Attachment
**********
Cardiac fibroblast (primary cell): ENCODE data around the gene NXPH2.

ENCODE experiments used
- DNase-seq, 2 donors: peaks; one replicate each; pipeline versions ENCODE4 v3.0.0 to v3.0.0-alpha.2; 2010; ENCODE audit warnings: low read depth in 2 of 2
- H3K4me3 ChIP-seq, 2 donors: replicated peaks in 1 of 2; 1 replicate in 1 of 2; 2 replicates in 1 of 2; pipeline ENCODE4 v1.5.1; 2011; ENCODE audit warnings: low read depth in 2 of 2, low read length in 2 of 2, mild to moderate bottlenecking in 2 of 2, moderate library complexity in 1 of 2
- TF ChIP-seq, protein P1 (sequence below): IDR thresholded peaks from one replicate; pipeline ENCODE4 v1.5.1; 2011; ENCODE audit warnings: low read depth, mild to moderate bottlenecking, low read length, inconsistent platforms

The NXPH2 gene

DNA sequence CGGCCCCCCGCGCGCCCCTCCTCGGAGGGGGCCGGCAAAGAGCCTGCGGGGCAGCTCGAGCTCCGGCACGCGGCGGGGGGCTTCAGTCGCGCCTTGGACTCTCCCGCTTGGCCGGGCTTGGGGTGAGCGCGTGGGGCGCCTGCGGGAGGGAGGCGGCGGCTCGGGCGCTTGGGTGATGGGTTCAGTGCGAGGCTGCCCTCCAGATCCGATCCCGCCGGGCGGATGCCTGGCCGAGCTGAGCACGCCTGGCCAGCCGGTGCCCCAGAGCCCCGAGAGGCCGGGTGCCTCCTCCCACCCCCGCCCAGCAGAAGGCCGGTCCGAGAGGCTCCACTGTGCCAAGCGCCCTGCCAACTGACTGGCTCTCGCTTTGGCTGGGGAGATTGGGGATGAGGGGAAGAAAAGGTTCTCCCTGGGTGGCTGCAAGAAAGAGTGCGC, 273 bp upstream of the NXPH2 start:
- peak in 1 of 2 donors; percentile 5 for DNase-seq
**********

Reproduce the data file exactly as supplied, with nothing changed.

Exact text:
Cardiac fibroblast (primary cell): ENCODE data around the gene NXPH2.

ENCODE experiments used
- DNase-seq, 2 donors: peaks; one replicate each; pipeline versions ENCODE4 v3.0.0 to v3.0.0-alpha.2; 2010; ENCODE audit warnings: low read depth in 2 of 2
- H3K4me3 ChIP-seq, 2 donors: replicated peaks in 1 of 2; 1 replicate in 1 of 2; 2 replicates in 1 of 2; pipeline ENCODE4 v1.5.1; 2011; ENCODE audit warnings: low read depth in 2 of 2, low read length in 2 of 2, mild to moderate bottlenecking in 2 of 2, moderate library complexity in 1 of 2
- TF ChIP-seq, protein P1 (sequence below): IDR thresholded peaks from one replicate; pipeline ENCODE4 v1.5.1; 2011; ENCODE audit warnings: low read depth, mild to moderate bottlenecking, low read length, inconsistent platforms

The NXPH2 gene

DNA sequence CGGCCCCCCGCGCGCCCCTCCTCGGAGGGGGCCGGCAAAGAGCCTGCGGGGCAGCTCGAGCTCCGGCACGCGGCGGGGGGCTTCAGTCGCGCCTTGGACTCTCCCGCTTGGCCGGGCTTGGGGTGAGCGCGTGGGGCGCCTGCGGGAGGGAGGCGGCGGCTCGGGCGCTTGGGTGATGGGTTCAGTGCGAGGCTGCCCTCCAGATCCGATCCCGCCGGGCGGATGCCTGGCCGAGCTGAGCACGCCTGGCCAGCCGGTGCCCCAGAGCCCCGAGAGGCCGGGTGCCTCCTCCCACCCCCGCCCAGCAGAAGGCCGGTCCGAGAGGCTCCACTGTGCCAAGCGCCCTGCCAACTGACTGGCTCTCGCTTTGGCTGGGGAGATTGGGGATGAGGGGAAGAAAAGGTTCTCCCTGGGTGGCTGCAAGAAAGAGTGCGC, 273 bp upstream of the NXPH2 start:
- peak in 1 of 2 donors; percentile 5 for DNase-seq